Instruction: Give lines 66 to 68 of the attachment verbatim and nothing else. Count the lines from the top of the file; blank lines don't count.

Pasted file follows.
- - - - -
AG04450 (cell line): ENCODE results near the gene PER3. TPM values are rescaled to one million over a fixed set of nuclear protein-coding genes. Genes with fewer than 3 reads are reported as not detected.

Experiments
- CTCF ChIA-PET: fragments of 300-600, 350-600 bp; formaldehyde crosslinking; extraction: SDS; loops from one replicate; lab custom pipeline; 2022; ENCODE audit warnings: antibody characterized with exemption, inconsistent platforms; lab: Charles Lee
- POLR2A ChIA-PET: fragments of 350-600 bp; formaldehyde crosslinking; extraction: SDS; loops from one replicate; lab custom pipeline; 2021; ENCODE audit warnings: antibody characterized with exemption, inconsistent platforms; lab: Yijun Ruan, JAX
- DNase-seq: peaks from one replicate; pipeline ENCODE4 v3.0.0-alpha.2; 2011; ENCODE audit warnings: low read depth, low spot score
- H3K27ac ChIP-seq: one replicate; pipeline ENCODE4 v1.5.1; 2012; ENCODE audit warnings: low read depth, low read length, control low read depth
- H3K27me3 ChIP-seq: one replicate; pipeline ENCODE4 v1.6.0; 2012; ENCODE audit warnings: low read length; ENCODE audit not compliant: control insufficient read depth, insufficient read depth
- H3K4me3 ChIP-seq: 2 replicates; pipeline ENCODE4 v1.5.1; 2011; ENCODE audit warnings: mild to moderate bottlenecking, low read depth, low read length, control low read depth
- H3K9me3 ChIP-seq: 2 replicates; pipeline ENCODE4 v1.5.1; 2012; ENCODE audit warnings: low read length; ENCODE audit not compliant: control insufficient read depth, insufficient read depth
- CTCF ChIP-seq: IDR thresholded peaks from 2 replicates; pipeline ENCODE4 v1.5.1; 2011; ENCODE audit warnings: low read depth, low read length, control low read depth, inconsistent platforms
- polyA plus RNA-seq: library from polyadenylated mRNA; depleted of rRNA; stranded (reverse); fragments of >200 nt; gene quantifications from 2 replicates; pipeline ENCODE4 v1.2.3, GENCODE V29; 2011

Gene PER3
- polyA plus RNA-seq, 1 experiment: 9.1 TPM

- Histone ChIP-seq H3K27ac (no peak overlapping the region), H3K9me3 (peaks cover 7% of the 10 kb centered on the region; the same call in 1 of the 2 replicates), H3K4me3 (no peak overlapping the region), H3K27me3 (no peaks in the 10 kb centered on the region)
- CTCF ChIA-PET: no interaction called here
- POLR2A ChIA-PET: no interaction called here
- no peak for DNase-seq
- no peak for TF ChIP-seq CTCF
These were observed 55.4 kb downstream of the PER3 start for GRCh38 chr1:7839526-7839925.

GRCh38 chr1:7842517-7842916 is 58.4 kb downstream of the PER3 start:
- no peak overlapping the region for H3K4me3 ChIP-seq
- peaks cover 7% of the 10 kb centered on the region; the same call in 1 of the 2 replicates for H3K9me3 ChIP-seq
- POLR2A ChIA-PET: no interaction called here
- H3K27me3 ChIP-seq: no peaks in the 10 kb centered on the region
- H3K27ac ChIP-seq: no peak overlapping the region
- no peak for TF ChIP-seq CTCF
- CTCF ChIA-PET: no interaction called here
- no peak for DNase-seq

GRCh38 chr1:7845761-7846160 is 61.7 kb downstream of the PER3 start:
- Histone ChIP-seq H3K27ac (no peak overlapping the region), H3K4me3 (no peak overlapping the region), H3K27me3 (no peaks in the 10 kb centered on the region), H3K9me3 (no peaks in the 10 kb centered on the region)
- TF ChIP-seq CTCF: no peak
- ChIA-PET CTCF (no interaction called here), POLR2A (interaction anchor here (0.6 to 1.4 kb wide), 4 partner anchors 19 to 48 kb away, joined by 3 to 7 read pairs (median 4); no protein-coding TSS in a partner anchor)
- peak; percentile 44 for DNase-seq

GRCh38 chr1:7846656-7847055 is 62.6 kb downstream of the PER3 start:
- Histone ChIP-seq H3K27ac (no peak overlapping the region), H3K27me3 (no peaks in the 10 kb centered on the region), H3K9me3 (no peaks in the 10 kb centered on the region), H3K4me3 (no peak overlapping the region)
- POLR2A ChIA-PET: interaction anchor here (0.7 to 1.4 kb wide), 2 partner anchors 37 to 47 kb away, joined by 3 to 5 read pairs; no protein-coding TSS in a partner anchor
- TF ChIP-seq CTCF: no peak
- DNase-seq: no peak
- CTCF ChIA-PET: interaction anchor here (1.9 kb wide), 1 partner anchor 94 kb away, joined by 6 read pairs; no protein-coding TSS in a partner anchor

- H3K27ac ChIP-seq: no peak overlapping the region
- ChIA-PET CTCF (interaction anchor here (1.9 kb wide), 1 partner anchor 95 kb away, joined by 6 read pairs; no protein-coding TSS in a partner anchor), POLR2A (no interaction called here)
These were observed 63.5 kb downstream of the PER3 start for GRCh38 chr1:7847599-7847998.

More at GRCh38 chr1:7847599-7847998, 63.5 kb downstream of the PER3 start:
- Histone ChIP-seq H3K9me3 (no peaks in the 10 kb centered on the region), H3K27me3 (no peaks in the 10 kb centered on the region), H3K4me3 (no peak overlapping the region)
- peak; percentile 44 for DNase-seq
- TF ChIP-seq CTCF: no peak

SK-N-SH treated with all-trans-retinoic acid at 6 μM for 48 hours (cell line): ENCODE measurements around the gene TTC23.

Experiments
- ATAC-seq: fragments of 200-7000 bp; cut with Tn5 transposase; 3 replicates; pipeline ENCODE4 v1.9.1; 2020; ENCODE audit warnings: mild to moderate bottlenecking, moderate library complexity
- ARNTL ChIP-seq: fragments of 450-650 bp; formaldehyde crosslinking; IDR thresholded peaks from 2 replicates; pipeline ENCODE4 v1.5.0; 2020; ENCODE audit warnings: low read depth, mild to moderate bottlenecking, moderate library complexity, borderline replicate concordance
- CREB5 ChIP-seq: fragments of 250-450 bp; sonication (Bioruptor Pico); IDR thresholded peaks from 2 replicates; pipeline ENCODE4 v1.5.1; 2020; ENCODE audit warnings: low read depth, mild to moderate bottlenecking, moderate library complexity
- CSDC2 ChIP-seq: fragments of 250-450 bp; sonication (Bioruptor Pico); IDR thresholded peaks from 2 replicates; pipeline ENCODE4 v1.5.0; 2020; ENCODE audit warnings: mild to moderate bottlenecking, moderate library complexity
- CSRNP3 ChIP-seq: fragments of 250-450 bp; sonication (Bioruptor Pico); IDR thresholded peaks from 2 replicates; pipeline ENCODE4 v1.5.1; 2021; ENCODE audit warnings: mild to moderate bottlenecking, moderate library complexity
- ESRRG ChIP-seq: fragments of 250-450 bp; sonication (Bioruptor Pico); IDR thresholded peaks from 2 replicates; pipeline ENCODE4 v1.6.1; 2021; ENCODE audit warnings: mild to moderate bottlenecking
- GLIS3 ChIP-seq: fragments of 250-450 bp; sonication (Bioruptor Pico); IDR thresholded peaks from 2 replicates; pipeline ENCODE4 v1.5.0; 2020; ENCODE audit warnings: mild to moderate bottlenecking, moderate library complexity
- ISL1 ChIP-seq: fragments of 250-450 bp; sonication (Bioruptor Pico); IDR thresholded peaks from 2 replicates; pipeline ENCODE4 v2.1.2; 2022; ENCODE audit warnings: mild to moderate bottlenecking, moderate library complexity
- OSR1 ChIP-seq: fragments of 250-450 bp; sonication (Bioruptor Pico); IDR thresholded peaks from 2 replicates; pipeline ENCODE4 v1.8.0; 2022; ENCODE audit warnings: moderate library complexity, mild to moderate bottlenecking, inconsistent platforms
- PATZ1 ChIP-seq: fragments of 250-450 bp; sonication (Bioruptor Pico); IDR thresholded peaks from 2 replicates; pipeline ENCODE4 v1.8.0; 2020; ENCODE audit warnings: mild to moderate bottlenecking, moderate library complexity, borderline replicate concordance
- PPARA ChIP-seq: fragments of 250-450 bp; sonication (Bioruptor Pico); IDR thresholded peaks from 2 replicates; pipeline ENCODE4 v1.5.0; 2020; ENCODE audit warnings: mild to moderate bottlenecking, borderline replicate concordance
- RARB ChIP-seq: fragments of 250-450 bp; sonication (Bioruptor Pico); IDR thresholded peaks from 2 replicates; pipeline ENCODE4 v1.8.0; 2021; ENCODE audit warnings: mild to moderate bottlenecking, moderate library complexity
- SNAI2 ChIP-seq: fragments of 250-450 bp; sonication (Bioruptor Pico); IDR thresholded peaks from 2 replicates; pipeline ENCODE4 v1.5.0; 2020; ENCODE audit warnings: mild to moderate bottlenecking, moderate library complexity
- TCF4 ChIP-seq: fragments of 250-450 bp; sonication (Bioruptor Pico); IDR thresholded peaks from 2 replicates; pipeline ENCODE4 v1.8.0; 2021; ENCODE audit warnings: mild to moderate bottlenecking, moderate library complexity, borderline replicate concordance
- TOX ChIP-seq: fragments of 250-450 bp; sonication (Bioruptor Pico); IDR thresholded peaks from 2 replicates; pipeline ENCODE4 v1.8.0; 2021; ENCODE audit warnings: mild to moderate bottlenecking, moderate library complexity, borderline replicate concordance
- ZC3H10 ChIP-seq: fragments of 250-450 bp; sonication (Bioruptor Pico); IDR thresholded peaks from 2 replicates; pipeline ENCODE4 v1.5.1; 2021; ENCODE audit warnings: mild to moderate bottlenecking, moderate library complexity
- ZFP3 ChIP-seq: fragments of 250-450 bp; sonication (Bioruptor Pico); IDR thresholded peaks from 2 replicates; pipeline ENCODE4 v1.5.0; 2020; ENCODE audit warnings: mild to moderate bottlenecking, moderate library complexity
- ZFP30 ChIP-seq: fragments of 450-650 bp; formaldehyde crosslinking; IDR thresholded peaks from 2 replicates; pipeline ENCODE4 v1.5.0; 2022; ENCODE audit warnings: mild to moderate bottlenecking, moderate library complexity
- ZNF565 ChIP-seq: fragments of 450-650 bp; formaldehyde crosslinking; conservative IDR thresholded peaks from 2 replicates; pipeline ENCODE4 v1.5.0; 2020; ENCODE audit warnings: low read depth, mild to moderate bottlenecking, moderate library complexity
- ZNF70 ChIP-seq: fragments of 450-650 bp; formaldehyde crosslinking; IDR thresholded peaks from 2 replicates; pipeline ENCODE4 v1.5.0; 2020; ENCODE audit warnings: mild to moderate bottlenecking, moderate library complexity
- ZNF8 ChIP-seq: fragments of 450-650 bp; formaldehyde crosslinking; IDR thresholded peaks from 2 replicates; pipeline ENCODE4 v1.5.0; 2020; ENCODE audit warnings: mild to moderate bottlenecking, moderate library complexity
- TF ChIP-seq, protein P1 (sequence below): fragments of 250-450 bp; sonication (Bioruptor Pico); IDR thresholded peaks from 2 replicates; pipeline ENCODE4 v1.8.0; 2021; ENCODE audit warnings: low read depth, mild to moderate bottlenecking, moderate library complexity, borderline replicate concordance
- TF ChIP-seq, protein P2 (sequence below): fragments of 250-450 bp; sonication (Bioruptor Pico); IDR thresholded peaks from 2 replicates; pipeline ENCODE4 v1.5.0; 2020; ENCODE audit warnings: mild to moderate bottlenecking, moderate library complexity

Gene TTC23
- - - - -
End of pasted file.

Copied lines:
- ZFP30 ChIP-seq: fragments of 450-650 bp; formaldehyde crosslinking; IDR thresholded peaks from 2 replicates; pipeline ENCODE4 v1.5.0; 2022; ENCODE audit warnings: mild to moderate bottlenecking, moderate library complexity
- ZNF565 ChIP-seq: fragments of 450-650 bp; formaldehyde crosslinking; conservative IDR thresholded peaks from 2 replicates; pipeline ENCODE4 v1.5.0; 2020; ENCODE audit warnings: low read depth, mild to moderate bottlenecking, moderate library complexity
- ZNF70 ChIP-seq: fragments of 450-650 bp; formaldehyde crosslinking; IDR thresholded peaks from 2 replicates; pipeline ENCODE4 v1.5.0; 2020; ENCODE audit warnings: mild to moderate bottlenecking, moderate library complexity